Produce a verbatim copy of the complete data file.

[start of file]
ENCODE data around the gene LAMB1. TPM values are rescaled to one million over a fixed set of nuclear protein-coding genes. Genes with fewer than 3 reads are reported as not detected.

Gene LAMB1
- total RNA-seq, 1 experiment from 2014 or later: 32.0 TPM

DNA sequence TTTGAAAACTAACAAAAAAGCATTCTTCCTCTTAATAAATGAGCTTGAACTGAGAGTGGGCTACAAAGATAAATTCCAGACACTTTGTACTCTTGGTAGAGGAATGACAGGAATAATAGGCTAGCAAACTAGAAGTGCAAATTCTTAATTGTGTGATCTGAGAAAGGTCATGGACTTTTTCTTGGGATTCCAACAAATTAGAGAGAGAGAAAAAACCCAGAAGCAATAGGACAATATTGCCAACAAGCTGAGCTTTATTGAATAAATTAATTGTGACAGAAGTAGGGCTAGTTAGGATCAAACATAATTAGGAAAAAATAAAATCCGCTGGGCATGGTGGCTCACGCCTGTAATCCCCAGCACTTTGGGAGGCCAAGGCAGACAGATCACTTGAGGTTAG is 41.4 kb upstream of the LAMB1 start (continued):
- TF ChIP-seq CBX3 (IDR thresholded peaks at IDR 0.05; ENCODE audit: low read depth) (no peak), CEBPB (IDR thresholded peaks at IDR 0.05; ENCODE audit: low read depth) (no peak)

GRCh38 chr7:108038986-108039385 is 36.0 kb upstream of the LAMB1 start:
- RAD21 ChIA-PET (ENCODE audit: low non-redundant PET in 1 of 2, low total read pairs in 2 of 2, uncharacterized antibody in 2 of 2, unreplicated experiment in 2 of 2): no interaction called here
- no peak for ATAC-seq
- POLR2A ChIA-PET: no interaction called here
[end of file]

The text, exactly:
ENCODE data around the gene LAMB1. TPM values are rescaled to one million over a fixed set of nuclear protein-coding genes. Genes with fewer than 3 reads are reported as not detected.

Gene LAMB1
- total RNA-seq, 1 experiment from 2014 or later: 32.0 TPM

DNA sequence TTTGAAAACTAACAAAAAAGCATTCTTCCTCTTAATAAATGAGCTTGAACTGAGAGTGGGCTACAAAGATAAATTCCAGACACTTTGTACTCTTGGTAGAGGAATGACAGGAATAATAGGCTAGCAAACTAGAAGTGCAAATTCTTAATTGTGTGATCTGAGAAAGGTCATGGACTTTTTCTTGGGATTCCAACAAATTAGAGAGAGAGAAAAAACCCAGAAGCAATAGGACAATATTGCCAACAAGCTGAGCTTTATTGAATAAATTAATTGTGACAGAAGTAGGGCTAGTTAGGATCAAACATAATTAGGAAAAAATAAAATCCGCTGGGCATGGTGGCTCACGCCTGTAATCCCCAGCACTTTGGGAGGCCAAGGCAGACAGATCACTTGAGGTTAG is 41.4 kb upstream of the LAMB1 start (continued):
- TF ChIP-seq CBX3 (IDR thresholded peaks at IDR 0.05; ENCODE audit: low read depth) (no peak), CEBPB (IDR thresholded peaks at IDR 0.05; ENCODE audit: low read depth) (no peak)

GRCh38 chr7:108038986-108039385 is 36.0 kb upstream of the LAMB1 start:
- RAD21 ChIA-PET (ENCODE audit: low non-redundant PET in 1 of 2, low total read pairs in 2 of 2, uncharacterized antibody in 2 of 2, unreplicated experiment in 2 of 2): no interaction called here
- no peak for ATAC-seq
- POLR2A ChIA-PET: no interaction called here